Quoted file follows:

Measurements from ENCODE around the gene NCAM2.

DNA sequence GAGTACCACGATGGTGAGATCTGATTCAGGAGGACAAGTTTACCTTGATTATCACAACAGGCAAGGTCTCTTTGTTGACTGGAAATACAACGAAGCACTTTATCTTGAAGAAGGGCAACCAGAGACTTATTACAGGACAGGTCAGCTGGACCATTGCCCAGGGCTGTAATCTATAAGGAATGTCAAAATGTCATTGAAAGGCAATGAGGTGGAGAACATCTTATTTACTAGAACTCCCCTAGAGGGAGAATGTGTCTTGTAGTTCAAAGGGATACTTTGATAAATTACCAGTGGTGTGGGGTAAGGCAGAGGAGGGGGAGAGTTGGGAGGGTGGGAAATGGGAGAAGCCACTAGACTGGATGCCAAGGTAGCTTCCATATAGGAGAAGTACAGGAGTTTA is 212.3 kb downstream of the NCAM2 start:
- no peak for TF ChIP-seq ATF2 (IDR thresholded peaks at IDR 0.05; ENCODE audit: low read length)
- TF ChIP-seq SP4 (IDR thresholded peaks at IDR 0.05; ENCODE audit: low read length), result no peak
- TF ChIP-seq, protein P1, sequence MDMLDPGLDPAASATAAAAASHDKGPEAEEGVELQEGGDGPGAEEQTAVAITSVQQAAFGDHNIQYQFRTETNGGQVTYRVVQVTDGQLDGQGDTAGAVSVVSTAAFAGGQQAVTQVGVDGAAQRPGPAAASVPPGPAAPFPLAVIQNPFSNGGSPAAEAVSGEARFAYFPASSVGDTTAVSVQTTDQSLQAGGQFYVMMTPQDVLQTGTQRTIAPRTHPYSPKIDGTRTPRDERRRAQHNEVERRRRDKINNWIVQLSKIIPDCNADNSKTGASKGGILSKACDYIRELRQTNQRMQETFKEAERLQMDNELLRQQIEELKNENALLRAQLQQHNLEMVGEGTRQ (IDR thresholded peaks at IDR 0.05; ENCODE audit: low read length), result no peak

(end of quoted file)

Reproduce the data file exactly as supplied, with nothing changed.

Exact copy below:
Measurements from ENCODE around the gene NCAM2.

DNA sequence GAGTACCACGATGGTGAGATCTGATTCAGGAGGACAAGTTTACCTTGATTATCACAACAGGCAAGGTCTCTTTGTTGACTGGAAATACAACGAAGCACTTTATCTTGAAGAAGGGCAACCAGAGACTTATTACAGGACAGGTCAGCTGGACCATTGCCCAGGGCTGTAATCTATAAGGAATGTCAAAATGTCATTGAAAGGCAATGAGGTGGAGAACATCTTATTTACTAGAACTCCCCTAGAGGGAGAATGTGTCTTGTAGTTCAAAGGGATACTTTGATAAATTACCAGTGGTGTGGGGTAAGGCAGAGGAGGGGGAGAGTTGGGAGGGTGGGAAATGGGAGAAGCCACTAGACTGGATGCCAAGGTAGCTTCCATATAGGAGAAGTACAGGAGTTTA is 212.3 kb downstream of the NCAM2 start:
- no peak for TF ChIP-seq ATF2 (IDR thresholded peaks at IDR 0.05; ENCODE audit: low read length)
- TF ChIP-seq SP4 (IDR thresholded peaks at IDR 0.05; ENCODE audit: low read length), result no peak
- TF ChIP-seq, protein P1, sequence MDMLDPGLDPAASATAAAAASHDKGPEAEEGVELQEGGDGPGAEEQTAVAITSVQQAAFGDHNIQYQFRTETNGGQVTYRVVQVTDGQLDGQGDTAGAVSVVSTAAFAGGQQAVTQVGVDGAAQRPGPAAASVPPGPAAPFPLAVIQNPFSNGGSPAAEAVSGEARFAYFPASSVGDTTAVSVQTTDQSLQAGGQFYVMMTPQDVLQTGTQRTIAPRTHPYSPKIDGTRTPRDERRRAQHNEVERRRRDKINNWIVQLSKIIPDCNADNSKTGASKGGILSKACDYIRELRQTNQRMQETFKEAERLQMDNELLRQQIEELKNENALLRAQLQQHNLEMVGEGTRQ (IDR thresholded peaks at IDR 0.05; ENCODE audit: low read length), result no peak